The population in the city of Hackensack has expanded over time. In the 1800s the city’s population was at 2,835 and right now it’s at 45,074. In the article, Hackensack History, asserts, “We welcomed people from everywhere between 1820 and 1920. Before 1883, most came from England, Scotland, Holland, France, and Scandinavia. In the second wave (1890-1920): Italy, Ireland, Poland, Greece, Russia, and other countries. But the town wasn’t done. A third wave began in the 1960s from Colombia and Ecuador. And today, Hackensack boasts lots of folks from Cuba, Puerto Rico, Argentina, the Dominican Republic, Spain, Venezuela, Mexico, and Costa Rica.” For instance, I observed a mother that looks in her early 30s, she was crossing the street with her sons. She was explaining to her sons the importance of being cautious when crossing the street but in her own language, Spanish. Also, I witnessed two Hispanic men greeting each other like they never meant before, and they were both proudly wearing a Puerto Rican flag shirt. My community is incredibly diverse, so many different cultures and people of different ethnicities in one neighborhood. 

In the 1660s Hackensack was viewed as a village instead of a city like in today’s world. There are many tall and red brick buildings around my neighborhood and you will only notice a few houses. In the article, Hackensack, New Jersey, claims “These areas were all very sparsely populated and consisted of farm fields, woods, and swamplands. Hackensack back in the days didn’t have, buildings, concrete sidewalks, and streets. Furthermore, I became aware of the different possibilities we have for transportation. I notice many cars passing by, Ubers, people waiting for the bus stop, and a railroad. Also, another form of transportation I noticed is that I saw a few kids riding their bikes and arguing to determine the real winner of the race. However, before, people from Hackensack used to depend on wagons, horses, and their canoes for transportation. The advancement in technology has allowed for Hackensack to thrive in today's world and transform into the modern city I know today.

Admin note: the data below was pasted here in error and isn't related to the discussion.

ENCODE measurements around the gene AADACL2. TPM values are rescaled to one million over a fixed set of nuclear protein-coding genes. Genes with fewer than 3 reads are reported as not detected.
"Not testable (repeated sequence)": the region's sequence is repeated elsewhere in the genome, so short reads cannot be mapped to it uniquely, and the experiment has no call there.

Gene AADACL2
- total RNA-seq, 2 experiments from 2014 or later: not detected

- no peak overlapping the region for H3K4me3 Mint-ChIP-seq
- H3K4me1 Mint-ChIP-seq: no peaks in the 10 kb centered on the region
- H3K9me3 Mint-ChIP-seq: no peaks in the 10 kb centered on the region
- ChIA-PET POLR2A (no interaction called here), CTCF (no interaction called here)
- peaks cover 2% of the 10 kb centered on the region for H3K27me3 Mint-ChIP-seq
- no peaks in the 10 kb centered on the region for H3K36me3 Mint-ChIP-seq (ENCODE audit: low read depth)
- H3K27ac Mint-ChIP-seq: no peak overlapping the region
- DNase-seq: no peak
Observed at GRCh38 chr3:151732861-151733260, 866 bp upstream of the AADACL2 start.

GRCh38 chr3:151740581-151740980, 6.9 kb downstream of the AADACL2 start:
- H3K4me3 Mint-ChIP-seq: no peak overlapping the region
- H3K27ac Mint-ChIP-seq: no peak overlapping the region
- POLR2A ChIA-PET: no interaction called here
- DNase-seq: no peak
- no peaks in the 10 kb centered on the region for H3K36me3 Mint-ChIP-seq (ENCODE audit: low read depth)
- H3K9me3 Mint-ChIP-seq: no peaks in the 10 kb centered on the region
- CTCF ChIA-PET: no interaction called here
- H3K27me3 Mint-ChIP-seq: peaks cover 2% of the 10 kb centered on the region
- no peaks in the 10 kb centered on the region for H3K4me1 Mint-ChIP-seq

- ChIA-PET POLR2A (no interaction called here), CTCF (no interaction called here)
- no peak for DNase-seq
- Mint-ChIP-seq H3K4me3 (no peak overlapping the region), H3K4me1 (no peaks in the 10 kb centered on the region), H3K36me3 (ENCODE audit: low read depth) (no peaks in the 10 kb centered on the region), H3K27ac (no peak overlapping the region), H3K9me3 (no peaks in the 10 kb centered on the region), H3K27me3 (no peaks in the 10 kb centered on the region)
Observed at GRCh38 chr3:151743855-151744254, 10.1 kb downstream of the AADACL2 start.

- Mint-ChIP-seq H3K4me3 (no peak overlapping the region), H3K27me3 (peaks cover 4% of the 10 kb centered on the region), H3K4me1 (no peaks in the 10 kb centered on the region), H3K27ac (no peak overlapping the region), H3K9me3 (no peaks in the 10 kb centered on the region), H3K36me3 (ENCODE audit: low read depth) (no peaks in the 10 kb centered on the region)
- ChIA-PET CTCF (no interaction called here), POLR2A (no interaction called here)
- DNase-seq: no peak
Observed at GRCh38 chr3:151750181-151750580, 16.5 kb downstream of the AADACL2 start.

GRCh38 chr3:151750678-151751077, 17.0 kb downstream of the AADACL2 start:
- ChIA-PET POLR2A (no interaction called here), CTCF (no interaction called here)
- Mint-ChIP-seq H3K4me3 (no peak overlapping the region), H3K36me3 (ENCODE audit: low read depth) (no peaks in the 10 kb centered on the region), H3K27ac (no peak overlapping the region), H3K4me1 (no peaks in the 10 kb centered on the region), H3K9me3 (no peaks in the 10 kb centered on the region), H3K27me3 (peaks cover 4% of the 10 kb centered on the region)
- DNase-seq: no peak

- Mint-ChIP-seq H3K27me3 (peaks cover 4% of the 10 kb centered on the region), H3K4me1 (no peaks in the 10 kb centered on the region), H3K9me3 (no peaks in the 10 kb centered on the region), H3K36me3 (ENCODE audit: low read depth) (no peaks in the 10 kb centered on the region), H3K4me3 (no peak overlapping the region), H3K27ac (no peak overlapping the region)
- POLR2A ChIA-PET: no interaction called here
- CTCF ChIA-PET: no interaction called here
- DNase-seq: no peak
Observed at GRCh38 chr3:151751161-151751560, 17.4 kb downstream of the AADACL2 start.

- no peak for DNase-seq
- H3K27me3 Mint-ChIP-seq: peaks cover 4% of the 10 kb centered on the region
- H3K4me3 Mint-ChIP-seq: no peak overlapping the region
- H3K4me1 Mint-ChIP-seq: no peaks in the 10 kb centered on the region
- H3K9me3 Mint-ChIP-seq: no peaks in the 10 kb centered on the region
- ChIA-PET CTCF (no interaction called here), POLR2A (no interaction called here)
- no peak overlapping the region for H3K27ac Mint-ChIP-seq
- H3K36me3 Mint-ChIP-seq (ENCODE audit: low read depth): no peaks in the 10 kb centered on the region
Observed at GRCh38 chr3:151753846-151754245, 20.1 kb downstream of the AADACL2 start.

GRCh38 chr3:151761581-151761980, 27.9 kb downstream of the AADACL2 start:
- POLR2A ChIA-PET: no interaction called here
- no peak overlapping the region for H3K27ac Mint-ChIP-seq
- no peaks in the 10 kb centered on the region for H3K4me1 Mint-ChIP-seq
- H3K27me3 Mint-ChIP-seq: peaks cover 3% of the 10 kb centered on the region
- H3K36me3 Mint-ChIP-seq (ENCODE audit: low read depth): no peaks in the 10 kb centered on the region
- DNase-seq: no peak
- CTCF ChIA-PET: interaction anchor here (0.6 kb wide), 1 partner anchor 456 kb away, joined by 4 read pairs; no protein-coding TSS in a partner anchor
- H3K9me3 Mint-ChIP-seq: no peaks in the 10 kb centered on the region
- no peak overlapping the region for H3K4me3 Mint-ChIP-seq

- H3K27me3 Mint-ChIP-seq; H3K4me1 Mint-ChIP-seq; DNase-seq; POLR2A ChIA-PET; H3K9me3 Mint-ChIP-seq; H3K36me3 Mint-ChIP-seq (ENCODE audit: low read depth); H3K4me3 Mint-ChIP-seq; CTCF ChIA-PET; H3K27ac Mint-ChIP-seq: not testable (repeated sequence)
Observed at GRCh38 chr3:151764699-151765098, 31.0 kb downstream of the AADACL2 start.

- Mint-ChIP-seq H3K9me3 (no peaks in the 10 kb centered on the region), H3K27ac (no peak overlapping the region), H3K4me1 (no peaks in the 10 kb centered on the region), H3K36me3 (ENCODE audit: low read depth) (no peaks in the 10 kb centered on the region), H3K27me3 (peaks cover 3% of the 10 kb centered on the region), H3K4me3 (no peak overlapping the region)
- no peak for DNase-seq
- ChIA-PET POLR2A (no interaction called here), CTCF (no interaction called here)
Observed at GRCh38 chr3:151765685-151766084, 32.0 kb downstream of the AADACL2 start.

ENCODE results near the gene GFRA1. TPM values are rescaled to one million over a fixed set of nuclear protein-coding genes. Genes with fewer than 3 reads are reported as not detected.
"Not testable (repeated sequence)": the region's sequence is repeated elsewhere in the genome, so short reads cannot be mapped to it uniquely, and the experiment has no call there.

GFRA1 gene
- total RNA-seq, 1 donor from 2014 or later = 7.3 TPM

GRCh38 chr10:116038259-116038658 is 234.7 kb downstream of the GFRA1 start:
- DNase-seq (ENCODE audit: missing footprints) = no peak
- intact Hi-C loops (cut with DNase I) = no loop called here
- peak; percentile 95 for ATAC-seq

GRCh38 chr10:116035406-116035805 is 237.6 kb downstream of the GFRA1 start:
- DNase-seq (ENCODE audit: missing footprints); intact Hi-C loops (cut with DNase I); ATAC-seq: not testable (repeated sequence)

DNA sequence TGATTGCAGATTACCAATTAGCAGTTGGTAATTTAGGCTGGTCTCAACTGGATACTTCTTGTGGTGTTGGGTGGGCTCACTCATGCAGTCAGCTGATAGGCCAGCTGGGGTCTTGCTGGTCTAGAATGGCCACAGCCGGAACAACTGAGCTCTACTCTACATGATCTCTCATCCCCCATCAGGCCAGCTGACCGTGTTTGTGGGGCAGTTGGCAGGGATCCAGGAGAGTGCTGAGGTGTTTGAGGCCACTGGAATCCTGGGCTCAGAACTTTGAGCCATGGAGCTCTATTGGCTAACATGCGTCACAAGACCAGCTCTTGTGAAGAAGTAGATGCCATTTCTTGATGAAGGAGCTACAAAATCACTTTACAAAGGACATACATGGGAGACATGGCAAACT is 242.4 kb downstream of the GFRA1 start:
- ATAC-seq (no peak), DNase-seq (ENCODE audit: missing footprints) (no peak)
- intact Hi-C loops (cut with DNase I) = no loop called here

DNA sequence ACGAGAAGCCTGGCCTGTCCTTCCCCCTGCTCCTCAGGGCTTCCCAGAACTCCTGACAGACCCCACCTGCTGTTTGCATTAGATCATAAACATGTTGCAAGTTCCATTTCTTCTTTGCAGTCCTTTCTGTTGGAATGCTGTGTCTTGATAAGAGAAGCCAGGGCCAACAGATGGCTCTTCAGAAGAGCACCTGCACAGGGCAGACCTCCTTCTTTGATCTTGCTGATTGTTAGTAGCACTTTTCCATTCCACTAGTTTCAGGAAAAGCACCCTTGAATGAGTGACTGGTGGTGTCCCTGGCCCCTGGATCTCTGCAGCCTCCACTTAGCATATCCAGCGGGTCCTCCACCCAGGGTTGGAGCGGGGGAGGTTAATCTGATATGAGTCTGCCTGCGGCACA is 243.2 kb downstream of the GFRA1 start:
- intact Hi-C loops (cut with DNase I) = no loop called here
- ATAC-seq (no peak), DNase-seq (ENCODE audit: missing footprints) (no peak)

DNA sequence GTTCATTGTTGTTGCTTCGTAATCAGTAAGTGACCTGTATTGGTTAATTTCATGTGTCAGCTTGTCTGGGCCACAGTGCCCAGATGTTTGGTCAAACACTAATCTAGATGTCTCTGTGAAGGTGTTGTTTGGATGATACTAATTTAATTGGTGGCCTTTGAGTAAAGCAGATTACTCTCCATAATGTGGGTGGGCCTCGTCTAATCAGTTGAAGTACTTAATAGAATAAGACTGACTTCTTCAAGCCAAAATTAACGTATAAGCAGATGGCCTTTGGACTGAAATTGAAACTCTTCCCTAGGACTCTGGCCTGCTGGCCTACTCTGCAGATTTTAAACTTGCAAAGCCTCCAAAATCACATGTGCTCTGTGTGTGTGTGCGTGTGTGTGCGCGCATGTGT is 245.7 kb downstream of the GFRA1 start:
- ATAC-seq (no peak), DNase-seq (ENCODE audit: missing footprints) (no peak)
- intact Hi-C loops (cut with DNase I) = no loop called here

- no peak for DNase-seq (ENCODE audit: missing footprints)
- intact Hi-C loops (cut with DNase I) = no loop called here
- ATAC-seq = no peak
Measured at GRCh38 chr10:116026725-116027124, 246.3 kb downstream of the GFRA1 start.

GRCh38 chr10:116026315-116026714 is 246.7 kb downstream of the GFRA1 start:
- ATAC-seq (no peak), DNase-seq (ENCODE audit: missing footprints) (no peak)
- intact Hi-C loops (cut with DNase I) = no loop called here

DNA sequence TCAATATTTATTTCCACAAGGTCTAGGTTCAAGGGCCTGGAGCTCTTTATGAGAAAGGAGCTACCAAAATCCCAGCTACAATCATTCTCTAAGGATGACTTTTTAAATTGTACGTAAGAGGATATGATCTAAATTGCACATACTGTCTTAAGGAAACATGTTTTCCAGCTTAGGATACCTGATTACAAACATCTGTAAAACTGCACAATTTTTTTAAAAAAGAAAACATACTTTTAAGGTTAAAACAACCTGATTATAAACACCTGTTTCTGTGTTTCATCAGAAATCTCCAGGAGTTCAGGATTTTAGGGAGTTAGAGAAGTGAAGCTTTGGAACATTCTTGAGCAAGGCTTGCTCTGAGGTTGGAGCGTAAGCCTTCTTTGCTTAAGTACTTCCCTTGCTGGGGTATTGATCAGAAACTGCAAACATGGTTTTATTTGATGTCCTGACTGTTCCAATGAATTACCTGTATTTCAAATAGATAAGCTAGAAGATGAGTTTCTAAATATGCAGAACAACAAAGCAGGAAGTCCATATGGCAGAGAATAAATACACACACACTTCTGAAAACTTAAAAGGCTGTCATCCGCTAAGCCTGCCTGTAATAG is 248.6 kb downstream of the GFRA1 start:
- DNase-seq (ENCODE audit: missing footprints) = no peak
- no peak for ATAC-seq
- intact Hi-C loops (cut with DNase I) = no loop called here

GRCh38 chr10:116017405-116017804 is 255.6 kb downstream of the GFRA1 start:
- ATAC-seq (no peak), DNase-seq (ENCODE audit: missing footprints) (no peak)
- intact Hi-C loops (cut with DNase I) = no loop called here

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2 comments

 

Dear Lesley, 

I love your post! Good job with the title, it is fun and inviting, so I immediately wanted to read more. Your second paragraph was very descriptive, and I could really visualize Hackensack through your words. How wonderful to imagine being somewhere else for a few moments, just through reading!
I like how you were able to link our class reading of Rachel Carson’s Silent Spring into your essay. I think it was a reading most of us could relate to on some level, so it was interesting reading about your understanding of the future "silent spring” 's reality and consequences in your neighborhood. 

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You do such a beautiful job of describing the experience of your walk. Thank you for sharing that with us and transporting us there!